Sam had a hard time falling asleep when he was a toddler. Some nights we had to lay in the bed with him. It got so tiresome that when he finally nodded off, we’d just go to bed, too.
We had a few tapes of lullabies we’d play for the boys when they were little, and it helped on nights that Sam was less fitful and didn’t need a human teddy bear to fall asleep.
One of the tapes was of Jan DeGaetani singing Alec Wilder’s Night Songs and Lullabies. If I remember correctly, Ray Wright arranged them. We wore out a copy I made of a recording borrowed from the Rochester Public Library. If there is such a thing as local produce, there is of music, too. She was a great singer that taught at the Eastman School of Music, and Wright headed up the jazz department. Wilder had his own connections to the school. I knew that bootleg copy was a keeper and I was bummed the day it wouldn’t play anymore.
From time to time, I would call the people at Recycled Books and ask them if they had a recording of Jan DeGaetani singing Alec Wilder’s Night Songs and Lullabies. Never worked out. Earlier this year, I got on a tear again. Another artist recorded it, and I bought the CD. Reading the liner notes, I’m not sure they were even aware of the other recording. It’s lovely, but it’s not Rochester-local. I don’t know how to explain that.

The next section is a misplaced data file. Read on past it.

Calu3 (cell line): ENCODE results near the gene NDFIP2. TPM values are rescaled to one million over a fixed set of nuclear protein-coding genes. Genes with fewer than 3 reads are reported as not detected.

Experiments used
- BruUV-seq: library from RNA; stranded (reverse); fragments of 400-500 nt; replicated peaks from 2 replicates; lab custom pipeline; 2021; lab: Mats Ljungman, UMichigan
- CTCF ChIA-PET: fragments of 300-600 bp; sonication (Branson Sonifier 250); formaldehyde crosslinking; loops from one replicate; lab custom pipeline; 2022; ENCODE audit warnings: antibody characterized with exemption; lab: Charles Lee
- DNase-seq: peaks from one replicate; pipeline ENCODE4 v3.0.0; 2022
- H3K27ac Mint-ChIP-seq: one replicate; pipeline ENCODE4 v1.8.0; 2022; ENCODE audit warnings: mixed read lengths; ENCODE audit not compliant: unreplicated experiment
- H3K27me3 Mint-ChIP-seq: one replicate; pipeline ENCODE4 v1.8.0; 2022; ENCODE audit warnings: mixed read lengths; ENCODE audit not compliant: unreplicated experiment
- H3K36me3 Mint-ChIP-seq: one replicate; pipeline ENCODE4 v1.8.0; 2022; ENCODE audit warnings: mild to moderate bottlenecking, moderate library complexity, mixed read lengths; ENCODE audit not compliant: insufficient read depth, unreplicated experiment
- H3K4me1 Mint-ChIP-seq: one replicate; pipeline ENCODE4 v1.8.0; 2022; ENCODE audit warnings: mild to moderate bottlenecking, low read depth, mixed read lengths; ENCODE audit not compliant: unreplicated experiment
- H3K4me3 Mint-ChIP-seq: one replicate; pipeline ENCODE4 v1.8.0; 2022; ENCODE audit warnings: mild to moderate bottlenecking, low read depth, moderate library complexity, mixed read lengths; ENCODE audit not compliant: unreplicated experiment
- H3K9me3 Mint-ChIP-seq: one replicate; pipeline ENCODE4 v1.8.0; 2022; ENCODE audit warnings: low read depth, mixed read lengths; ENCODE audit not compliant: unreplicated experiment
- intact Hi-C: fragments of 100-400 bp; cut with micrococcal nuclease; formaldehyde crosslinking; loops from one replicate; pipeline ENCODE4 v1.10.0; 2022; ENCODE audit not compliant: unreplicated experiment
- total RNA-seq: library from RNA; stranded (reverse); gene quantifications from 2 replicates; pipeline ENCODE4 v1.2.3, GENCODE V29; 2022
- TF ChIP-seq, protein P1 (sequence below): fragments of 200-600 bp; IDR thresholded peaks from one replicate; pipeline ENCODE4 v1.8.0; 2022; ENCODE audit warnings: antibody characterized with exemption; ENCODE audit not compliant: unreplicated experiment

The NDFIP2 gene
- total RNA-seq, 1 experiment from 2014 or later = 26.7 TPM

Editions of that music book that I’ve seen for sale are collector’s items. Published in 1965, it was a music manuscript collection meant for children — it’s illustrated by Maurice Sendak (yes, the author of Where the Wild Things Are). I’ll bet in some families it’s an heirloom. This month, I borrowed it through interlibrary loan and started playing the lullabies and night songs on the piano.
Oh, the flood of memories. I swear music hits way more memory spots in your brain than smells and scents.
I asked Sam if he remembered any of them, and he didn’t. In a way, for him, that’s a good sign. When he was little, his memory was lists and lists, like a telephone book. He mapped out everything and it was always available — addresses, people’s birthdays, etc. But as he got older, his memory got less savant, you might say, and that’s ok.
Wilder’s book has about 50 little tunes in it, many of them completely original. As I played through them, I realized not all of them were on the original recording. One of the lullabies, if it had been, would have been Sam’s favorite as a kid — then he may have remembered it as an adult.
When I played it for him a few days ago, he followed along with the lyrics and laughed. This was a good lullaby for kids, he said.
I think all parents of kids (and not just parents of kids with autism), desperate enough for them to fall asleep that they might just start singing the phone book, would agree.
The Telephone Book Lullaby, by Alec Wilder
Ada Jones, Agnes Jones, Albert Jones, Alec Jones,
Alfred Jones, Alice Jones
Alma Jones, Alvin Jones, Andrew Jones, Anna Jones and
All the other Joneses.
For additional verses, Mr. Wilder suggests you see “Jones” in any telephone directory.